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Hiking Hydration

Stay well hydrated on your hikes with these hiking hydration tips, including which water bottles to carry in your backpack. #hiking #backpacking #waterbottle #safedrinkingwater

By Diane Spicer

There are several philosophies on hiking hydration.

As an "old school" hiker (way over 40), I am fine with stopping for quick water breaks.

Typically, this involves handing my trail buddy his/her water bottle while waiting for mine to be handed to me.

Or taking off my backpack if I'm on a solo hike.

  • I don't sit down.
  • I take only a few sips and savor them on my tongue before swallowing.

Too much water hitting an empty stomach quickly can lead to nausea and sometimes cramping.

But there's an easier way to get to your water supply.

Hiking hydration systems

Many hikers vehemently support the "hydration system" approach to hiking hydration.

Why carry a water bottle in an external pack pocket when you can have continuous access to water?

A hiking hydration system is a bit more complicated than a bottle.

A water bladder or reservoir, carried inside your backpack, provides water via a drinking tube whenever you choose to sip.

  • Convenient, or what?

A hiking hydration backpack provides ample room for the full bladder and the tubing, with a bite valve controlling the flow of water into a hiker's mouth.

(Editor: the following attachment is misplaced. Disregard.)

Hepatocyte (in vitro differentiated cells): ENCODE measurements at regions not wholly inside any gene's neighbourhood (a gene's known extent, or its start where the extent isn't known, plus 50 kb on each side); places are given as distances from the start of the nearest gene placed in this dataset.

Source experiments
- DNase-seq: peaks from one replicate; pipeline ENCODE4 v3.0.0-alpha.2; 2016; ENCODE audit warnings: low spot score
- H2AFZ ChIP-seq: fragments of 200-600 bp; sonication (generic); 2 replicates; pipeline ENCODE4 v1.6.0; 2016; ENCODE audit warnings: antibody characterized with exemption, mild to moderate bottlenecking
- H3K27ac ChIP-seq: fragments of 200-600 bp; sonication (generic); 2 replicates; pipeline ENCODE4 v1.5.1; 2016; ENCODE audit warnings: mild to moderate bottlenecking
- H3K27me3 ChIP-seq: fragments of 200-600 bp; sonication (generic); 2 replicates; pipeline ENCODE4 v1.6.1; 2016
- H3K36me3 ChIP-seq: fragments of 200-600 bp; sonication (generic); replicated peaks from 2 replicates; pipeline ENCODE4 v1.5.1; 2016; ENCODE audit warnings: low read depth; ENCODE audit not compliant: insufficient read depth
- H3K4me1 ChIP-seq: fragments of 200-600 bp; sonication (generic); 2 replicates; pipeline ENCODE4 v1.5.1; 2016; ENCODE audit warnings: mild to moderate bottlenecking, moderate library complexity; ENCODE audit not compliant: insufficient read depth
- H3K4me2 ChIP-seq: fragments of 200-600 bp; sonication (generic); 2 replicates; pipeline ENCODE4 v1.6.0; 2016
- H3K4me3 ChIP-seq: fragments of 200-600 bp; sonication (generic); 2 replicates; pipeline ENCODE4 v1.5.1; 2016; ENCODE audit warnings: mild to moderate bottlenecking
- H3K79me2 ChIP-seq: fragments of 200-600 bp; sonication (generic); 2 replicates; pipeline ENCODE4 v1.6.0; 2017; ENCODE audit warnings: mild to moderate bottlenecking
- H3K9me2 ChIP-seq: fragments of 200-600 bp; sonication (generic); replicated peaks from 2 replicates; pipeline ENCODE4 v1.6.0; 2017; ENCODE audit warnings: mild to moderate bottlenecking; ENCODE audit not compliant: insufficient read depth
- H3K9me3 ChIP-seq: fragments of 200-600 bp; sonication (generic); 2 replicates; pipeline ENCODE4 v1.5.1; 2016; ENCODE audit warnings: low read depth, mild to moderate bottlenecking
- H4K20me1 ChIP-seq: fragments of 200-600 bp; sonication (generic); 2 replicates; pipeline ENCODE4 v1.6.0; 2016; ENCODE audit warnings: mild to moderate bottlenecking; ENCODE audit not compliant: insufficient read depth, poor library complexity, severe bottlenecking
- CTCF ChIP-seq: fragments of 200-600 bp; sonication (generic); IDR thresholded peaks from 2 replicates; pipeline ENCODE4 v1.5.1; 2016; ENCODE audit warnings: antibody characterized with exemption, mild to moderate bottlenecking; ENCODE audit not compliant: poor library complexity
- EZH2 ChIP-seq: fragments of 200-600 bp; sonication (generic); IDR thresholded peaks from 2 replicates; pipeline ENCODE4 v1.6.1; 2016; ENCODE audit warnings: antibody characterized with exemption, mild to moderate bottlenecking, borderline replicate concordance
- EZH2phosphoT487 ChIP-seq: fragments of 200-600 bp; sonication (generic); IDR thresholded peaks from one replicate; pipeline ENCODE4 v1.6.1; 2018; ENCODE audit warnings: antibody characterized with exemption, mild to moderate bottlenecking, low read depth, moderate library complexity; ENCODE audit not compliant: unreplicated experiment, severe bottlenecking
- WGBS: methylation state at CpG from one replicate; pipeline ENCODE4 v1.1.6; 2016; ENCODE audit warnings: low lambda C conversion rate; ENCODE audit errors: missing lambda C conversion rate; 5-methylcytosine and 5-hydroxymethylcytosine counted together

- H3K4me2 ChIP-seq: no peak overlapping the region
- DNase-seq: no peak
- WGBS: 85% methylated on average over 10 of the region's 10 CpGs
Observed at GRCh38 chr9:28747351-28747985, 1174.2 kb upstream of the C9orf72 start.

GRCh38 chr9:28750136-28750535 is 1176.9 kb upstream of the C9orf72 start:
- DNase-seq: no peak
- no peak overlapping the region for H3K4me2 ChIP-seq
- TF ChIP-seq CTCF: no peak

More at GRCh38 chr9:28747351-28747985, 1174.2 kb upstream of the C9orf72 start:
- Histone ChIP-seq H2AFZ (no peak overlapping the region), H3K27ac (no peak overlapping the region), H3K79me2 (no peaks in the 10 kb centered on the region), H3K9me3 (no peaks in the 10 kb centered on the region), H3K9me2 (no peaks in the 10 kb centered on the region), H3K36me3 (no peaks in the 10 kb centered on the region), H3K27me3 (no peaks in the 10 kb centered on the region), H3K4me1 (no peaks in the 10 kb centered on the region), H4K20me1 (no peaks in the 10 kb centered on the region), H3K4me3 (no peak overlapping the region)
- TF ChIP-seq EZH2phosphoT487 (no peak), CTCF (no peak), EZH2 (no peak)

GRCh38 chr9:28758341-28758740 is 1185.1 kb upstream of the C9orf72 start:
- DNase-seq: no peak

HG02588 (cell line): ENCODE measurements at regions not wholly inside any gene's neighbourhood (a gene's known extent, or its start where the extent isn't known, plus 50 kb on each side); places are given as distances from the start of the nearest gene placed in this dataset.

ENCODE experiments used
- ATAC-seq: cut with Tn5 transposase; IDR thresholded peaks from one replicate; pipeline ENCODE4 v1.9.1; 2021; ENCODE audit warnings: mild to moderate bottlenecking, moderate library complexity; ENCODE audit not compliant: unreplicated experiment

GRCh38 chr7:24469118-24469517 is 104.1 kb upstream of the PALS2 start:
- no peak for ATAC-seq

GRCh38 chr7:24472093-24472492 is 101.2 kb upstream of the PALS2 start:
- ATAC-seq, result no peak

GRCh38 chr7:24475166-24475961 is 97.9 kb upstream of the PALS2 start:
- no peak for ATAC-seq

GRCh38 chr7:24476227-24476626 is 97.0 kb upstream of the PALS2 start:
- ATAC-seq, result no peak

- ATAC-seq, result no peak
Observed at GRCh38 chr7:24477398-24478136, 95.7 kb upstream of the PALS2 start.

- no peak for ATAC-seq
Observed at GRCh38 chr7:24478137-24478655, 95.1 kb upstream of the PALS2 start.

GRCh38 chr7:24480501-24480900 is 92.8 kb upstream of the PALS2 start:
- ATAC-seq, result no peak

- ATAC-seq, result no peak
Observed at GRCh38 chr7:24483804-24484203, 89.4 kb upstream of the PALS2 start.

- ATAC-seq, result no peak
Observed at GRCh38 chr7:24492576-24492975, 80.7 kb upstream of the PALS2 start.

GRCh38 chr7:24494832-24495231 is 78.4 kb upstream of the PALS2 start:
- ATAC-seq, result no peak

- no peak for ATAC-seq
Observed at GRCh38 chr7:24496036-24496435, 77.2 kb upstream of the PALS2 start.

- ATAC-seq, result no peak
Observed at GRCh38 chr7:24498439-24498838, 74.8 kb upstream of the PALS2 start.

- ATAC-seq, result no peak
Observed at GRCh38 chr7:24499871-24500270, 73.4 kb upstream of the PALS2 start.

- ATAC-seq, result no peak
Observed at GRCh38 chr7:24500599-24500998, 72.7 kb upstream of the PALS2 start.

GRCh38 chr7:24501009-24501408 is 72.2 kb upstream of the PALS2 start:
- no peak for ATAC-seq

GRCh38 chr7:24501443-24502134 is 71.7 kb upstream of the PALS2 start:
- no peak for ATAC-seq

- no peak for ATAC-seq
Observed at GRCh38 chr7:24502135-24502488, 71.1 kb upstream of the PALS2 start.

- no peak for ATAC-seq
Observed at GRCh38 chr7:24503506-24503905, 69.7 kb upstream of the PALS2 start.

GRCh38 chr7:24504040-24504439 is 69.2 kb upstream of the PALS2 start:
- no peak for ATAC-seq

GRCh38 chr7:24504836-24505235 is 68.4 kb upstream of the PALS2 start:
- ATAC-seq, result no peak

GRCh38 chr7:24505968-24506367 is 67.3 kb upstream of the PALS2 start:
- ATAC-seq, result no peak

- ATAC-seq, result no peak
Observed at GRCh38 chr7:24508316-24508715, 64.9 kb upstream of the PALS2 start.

These hiking hydration systems can get pretty fancy, along with an implied commitment to regular hygiene.

Full disclosure

I freely admit that I've never tried one, so I can't comment on their worth.

Why is that?

I wonder about the necessity of adding a slime inhibitor to my hiking gear list.

As a retired microbiologist, I'm a bit squeamish about what can grow on all that closed plastic surface area (biofilms).

  • Is it possible to clean the twisty interior surfaces of the bladder and the length of tubing?
  • What about the bite valve?
  • What happens on a backpacking trip if the hose turns green??

These questions have stopped me from using a hydration system.

Why you need top notch
hiking hydration

Regardless of the delivery system, you need lots of clean water while you hike, before and after your hike, too.

  • With every breath, you lose water molecules from your body.
  • Water is the solvent for all your biochemistry, meaning it keeps you upright, moving and aware.

I don't know about you, but I tend to go into open-mouthed breathing when I'm hiking uphill, so I lose even more water during that phase of each hike.

  • Dial in more water breaks or carry extra water for your hydration system on hikes that tackle elevation gains.

One more consideration for
your water balance on a hike

If you consumed dehydrating beverages or food recently, you are starting off with a water deficit.

  • Morning coffee or tea on the drive to the trail head
  • Last night's beer or carbonated beverage
  • Salty, spicy, heavy foods (pizza with your beer)